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Selected Zion Rock Climbing Closures Begin March 1st

The Park released their annual spring briefing on peregrine climbing closures last week. Here’s the official skinny: Zion National Park Announces Schedule of Climbing Closures Climbing routes on cliffs used by nesting Peregrine Falcons in Zion National Park will be temporarily closed beginning March 1, 2012, in order to protect the nesting success of this bird which is in recovery from “endangered species” status. The closing date is based on analysis of information collected from 2001-2011 regarding the peregrines’ arrival time to their nesting cliffs in the park. The following cliffs will be closed to climbing beginning March 1, 2012: Angels Landing, Cable Mountain, The Great White Throne (beyond single- and double-pitched climbs), Isaac (in Court of the Patriarchs), The Sentinel, Mountain of the Sun, North Twin Brother, Tunnel Wall, The East Temple, Mount Spry, The Streaked Wall, Mount Kinesava, and the Middle Fork of Taylor Creek. All other cliffs will remain open to climbing. Park biologists will monitor the nesting activity of Peregrine Falcons in the park throughout the 2012 breeding season. Cliffs that have been closed but are not being used by nesting peregrines this year, will be reopened when nest sites have been determined, typically by late April … Continue reading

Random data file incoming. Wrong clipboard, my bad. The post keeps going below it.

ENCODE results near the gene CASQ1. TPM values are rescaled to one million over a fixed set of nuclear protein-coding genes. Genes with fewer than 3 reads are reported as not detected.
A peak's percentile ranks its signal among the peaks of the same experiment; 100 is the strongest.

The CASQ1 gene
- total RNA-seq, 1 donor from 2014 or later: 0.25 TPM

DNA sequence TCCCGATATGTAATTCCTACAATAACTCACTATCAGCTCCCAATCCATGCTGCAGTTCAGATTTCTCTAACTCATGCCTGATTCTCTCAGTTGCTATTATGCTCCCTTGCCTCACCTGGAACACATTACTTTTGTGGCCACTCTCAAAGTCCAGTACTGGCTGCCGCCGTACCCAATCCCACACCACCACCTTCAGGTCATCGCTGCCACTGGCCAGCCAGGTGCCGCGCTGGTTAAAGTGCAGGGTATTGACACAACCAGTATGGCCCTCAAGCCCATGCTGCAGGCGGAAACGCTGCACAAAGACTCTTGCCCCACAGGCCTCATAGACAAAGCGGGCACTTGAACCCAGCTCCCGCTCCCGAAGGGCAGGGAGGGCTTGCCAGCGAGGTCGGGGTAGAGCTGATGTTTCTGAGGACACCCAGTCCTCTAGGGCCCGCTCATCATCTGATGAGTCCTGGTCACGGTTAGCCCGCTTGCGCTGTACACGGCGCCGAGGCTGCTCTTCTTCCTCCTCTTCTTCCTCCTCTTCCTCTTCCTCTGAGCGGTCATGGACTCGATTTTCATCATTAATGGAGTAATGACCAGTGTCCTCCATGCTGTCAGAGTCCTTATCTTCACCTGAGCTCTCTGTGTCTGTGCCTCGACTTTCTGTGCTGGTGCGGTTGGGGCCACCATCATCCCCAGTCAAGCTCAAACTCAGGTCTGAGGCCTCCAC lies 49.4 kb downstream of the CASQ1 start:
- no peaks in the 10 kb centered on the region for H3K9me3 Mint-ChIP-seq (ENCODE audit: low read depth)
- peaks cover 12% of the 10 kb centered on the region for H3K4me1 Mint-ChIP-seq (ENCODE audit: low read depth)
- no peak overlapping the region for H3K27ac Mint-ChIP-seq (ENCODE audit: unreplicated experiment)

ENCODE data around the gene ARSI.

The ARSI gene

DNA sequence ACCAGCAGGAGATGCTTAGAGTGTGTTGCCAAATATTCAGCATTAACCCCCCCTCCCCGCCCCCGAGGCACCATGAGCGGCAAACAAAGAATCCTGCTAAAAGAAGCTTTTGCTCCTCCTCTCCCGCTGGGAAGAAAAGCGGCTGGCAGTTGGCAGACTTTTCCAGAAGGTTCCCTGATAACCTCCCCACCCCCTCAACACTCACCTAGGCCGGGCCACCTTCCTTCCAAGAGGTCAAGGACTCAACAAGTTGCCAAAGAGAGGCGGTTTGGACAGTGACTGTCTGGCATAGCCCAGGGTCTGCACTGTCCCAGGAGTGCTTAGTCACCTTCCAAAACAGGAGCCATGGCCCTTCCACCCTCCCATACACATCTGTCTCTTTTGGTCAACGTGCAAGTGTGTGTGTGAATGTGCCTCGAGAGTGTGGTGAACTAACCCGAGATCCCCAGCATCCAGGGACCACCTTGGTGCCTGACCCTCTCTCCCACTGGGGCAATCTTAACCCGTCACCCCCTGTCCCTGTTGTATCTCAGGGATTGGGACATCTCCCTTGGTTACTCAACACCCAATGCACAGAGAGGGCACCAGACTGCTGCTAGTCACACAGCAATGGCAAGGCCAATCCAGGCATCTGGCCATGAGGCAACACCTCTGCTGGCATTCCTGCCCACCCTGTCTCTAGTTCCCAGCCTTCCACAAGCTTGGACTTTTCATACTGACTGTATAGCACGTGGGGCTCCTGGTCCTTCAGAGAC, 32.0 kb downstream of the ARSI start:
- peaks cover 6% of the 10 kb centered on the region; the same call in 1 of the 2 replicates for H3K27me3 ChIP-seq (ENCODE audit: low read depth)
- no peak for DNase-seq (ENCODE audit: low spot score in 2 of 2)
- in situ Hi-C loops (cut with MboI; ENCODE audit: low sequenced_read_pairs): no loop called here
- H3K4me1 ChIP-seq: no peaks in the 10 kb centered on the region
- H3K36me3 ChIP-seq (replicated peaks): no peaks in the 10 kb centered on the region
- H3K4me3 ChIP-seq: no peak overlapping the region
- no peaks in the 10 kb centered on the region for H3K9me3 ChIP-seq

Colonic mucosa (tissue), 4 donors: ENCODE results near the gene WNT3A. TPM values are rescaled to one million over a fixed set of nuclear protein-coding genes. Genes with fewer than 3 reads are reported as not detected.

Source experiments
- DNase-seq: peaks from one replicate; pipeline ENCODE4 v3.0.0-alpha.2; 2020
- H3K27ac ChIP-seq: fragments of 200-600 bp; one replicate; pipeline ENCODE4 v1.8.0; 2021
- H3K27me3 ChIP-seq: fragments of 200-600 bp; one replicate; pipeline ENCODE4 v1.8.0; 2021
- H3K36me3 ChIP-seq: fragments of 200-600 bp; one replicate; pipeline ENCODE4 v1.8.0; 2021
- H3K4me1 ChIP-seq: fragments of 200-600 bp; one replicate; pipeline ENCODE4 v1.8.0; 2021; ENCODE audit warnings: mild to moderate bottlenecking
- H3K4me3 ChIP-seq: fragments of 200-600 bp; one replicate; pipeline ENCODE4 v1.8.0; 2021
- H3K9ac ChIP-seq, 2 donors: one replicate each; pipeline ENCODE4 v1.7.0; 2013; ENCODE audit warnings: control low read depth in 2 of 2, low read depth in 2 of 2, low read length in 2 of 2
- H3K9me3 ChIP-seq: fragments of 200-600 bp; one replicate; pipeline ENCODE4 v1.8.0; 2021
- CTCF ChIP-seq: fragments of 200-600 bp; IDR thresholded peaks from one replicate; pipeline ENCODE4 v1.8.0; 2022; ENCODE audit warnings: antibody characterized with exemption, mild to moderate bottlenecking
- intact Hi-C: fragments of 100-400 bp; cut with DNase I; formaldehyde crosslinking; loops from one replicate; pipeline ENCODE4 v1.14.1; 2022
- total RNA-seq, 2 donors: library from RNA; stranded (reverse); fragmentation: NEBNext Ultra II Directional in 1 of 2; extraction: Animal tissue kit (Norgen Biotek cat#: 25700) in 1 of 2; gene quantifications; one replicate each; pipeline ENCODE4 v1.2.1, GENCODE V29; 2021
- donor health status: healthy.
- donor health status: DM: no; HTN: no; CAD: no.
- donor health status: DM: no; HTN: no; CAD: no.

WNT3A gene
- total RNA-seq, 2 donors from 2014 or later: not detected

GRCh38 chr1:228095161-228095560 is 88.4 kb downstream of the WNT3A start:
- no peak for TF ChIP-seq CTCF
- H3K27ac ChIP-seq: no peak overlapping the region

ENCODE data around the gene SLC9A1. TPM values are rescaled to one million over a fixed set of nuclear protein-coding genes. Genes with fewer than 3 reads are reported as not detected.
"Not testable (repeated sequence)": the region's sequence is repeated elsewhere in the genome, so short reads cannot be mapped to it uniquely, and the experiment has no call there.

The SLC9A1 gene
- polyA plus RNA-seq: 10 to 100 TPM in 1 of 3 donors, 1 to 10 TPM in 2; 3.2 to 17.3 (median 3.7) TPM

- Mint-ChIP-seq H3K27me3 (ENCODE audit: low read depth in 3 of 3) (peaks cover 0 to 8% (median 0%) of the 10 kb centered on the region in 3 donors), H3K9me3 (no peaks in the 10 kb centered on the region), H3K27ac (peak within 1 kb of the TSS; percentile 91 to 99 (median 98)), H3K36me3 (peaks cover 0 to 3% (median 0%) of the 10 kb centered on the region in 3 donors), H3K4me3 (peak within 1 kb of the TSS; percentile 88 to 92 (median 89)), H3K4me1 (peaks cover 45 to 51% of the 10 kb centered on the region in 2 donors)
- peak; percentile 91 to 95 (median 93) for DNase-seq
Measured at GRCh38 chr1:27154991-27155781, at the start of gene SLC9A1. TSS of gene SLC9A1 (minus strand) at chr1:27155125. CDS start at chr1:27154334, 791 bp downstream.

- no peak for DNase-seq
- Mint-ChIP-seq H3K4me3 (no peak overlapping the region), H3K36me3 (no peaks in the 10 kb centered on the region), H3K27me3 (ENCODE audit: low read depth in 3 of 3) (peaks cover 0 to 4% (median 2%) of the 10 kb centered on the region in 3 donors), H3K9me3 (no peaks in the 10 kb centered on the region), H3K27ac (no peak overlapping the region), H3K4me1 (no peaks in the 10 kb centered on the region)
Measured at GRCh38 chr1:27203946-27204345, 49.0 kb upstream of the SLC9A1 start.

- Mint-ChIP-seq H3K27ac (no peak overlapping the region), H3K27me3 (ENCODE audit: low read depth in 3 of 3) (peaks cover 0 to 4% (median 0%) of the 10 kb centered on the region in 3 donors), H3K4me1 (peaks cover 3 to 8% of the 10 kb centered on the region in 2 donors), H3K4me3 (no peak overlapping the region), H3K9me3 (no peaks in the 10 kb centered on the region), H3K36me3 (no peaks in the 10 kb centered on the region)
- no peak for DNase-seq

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Gear Review: Petzl Ange Carabiner Nails Clean Nose Design

In the midst of a long climbing trip, climbers have a special event called Rest Day, a break from a week of leisure to pursue an entire day of deeper leisure. Writing this blog allows me to salvage some sense of accomplishment from this particular Rest Day. I can only sit by a pool, read a book, eat, and surf the internet for  so long. I have been climbing in El Potrero Chico, Mexico for the past five days and my fingertips are so raw it hurts to wash my hair, let alone grab onto sharp limestone edges and do anything resembling a pull up. I can, however, review the Petzl Ange carabiner. The Petzl Ange is commerically available in small (S) and large (L) versions, but we have been using only the Ange L. So, here goes… The idea of a”clean-nose” carabiner may not seem like a big deal, but sometimes snagging a ‘biner while clipping can make the difference between falling and sending. Since clean-nose solid-gate carabiners were released over a decade ago, carabiners have improved very little. Lightweight wire-gate ‘biners have replaced the solid-gate, but most wire-gates sacrificed functionality for weight, and reverted to the hooked gate. Several … Continue reading